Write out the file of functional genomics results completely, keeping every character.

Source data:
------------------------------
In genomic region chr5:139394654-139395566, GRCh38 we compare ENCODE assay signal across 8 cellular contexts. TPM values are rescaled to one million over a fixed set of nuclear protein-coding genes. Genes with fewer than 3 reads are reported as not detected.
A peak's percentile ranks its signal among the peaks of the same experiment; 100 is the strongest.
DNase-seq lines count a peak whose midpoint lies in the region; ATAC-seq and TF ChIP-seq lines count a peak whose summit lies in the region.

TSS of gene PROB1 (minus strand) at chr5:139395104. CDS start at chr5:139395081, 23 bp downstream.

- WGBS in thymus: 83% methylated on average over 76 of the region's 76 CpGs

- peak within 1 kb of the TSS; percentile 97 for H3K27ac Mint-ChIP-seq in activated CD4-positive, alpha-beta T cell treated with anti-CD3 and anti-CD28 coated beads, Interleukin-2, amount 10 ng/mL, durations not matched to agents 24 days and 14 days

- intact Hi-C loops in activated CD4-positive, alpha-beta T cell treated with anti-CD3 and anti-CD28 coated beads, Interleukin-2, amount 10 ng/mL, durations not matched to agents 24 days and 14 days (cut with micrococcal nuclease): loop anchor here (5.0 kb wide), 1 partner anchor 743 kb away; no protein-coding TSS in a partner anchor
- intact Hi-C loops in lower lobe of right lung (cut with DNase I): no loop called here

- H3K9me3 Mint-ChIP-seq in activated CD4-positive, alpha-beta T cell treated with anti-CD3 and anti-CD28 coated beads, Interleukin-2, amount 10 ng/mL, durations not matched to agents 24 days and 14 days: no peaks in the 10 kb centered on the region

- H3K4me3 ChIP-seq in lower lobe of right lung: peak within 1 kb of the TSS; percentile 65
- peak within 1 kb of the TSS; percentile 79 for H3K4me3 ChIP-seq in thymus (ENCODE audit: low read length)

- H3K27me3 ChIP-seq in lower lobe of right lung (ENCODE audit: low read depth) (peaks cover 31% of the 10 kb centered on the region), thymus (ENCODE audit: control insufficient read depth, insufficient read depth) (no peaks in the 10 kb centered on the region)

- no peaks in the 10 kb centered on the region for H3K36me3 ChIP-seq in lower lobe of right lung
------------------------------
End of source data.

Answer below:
In genomic region chr5:139394654-139395566, GRCh38 we compare ENCODE assay signal across 8 cellular contexts. TPM values are rescaled to one million over a fixed set of nuclear protein-coding genes. Genes with fewer than 3 reads are reported as not detected.
A peak's percentile ranks its signal among the peaks of the same experiment; 100 is the strongest.
DNase-seq lines count a peak whose midpoint lies in the region; ATAC-seq and TF ChIP-seq lines count a peak whose summit lies in the region.

TSS of gene PROB1 (minus strand) at chr5:139395104. CDS start at chr5:139395081, 23 bp downstream.

- WGBS in thymus: 83% methylated on average over 76 of the region's 76 CpGs

- peak within 1 kb of the TSS; percentile 97 for H3K27ac Mint-ChIP-seq in activated CD4-positive, alpha-beta T cell treated with anti-CD3 and anti-CD28 coated beads, Interleukin-2, amount 10 ng/mL, durations not matched to agents 24 days and 14 days

- intact Hi-C loops in activated CD4-positive, alpha-beta T cell treated with anti-CD3 and anti-CD28 coated beads, Interleukin-2, amount 10 ng/mL, durations not matched to agents 24 days and 14 days (cut with micrococcal nuclease): loop anchor here (5.0 kb wide), 1 partner anchor 743 kb away; no protein-coding TSS in a partner anchor
- intact Hi-C loops in lower lobe of right lung (cut with DNase I): no loop called here

- H3K9me3 Mint-ChIP-seq in activated CD4-positive, alpha-beta T cell treated with anti-CD3 and anti-CD28 coated beads, Interleukin-2, amount 10 ng/mL, durations not matched to agents 24 days and 14 days: no peaks in the 10 kb centered on the region

- H3K4me3 ChIP-seq in lower lobe of right lung: peak within 1 kb of the TSS; percentile 65
- peak within 1 kb of the TSS; percentile 79 for H3K4me3 ChIP-seq in thymus (ENCODE audit: low read length)

- H3K27me3 ChIP-seq in lower lobe of right lung (ENCODE audit: low read depth) (peaks cover 31% of the 10 kb centered on the region), thymus (ENCODE audit: control insufficient read depth, insufficient read depth) (no peaks in the 10 kb centered on the region)

- no peaks in the 10 kb centered on the region for H3K36me3 ChIP-seq in lower lobe of right lung